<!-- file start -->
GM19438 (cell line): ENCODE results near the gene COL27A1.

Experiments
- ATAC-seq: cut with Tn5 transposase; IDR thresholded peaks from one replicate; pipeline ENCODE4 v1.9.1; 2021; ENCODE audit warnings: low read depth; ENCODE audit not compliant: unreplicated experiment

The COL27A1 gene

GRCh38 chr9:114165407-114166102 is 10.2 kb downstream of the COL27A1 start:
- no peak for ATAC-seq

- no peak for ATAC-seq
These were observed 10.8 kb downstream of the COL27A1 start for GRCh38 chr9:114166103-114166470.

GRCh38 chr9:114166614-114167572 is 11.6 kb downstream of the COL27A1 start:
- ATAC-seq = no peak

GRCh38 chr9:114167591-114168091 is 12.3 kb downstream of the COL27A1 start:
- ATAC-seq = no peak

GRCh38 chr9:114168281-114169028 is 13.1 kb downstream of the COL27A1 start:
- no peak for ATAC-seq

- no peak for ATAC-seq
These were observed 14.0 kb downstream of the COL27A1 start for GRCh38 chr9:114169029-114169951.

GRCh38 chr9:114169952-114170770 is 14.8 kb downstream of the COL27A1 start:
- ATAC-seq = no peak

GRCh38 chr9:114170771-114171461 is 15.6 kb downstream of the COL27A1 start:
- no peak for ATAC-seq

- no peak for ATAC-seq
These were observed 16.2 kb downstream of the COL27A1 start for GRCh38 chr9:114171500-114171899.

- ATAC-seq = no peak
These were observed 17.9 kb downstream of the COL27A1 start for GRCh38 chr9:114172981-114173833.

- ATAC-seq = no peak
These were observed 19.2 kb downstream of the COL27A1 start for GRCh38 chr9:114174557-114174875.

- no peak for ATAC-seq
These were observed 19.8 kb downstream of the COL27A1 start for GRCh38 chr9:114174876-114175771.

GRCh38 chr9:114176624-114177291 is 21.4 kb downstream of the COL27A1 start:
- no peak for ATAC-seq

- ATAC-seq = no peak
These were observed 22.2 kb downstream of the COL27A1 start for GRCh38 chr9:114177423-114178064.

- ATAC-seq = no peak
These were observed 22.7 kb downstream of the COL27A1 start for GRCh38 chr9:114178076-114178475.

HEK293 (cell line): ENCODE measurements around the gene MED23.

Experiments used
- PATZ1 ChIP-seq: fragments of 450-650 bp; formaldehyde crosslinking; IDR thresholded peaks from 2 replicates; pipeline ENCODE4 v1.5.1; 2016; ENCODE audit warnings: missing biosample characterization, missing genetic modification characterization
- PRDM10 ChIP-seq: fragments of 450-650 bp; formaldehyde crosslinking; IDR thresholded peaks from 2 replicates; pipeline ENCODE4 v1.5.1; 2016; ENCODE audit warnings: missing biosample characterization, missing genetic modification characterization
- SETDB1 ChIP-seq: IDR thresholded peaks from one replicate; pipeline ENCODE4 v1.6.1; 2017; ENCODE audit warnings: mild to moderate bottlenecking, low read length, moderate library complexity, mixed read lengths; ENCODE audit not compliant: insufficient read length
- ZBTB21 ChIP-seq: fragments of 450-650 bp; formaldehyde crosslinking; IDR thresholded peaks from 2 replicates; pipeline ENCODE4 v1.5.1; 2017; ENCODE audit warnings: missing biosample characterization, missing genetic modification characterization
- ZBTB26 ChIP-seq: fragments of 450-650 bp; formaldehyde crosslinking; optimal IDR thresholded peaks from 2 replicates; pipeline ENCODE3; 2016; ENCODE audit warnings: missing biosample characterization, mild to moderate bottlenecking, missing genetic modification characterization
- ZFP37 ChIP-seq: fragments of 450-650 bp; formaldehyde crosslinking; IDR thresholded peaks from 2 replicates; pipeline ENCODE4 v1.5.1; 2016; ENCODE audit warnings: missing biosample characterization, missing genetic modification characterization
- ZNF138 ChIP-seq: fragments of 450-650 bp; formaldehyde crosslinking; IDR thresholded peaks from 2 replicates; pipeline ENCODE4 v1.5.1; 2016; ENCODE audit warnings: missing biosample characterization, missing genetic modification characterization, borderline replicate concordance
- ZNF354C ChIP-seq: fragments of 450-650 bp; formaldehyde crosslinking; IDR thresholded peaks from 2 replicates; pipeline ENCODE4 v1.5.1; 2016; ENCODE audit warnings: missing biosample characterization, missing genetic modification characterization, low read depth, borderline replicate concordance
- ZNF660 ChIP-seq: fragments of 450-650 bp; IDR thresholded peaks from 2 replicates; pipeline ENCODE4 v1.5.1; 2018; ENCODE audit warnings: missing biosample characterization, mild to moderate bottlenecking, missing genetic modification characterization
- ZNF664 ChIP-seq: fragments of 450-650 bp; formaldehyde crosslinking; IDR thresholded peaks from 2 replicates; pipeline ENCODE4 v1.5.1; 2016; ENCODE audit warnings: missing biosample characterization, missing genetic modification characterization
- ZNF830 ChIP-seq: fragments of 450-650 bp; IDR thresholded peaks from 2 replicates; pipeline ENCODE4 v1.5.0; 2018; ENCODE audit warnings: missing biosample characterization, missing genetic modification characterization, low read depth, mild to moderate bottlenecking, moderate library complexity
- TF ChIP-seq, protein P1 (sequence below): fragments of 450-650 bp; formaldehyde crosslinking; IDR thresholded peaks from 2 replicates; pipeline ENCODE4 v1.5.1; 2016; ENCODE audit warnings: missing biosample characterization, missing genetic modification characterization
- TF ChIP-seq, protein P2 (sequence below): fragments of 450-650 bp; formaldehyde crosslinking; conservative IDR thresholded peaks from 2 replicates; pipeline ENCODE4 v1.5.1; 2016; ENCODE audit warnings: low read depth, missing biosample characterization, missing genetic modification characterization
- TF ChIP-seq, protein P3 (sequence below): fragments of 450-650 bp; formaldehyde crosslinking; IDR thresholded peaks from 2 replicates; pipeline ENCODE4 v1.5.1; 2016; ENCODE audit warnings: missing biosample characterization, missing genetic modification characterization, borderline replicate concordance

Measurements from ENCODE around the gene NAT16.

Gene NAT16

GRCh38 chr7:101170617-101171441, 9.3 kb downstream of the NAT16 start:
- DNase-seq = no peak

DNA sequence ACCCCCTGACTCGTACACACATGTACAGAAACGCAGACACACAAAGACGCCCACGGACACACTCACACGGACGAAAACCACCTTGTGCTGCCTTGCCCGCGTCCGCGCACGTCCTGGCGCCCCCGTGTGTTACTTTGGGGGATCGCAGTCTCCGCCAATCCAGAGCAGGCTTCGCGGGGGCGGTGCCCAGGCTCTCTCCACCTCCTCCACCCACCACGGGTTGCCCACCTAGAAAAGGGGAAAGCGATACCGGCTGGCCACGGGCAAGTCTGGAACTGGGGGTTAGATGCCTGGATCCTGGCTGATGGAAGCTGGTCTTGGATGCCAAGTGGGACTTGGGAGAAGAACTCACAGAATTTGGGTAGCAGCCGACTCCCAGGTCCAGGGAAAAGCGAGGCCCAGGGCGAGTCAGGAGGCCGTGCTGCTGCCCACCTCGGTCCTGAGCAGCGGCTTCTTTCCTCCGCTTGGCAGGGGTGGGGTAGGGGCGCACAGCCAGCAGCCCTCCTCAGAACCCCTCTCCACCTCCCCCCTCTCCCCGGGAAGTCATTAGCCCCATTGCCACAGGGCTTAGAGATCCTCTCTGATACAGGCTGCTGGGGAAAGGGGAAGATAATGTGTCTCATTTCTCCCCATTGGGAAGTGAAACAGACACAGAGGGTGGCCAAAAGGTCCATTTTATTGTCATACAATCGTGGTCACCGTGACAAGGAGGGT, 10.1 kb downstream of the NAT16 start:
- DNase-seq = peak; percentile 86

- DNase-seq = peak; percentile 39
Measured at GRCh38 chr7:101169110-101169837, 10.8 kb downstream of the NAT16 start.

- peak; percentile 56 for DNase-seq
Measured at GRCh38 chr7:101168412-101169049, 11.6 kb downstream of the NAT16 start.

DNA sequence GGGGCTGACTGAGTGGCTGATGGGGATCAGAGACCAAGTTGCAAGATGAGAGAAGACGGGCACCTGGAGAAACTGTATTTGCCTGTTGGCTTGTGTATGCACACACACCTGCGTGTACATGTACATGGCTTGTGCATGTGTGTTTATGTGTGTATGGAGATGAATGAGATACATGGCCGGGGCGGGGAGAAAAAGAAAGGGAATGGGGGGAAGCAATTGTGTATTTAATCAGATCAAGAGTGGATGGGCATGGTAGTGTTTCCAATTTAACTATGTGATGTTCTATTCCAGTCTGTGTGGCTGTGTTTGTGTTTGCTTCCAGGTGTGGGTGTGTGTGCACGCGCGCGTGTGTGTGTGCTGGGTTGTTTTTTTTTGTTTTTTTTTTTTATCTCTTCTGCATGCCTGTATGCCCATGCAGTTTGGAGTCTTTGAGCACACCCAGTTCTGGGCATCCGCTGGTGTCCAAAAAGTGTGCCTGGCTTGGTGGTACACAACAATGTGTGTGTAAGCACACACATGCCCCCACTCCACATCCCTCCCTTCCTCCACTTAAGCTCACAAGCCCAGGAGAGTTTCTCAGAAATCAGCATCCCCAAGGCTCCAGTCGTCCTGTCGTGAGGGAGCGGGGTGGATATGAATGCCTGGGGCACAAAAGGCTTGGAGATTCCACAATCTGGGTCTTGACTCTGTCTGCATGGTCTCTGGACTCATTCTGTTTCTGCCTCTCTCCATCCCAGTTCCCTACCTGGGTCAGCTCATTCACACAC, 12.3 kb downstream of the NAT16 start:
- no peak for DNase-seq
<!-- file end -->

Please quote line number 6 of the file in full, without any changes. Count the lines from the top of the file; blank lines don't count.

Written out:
- no peak for ATAC-seq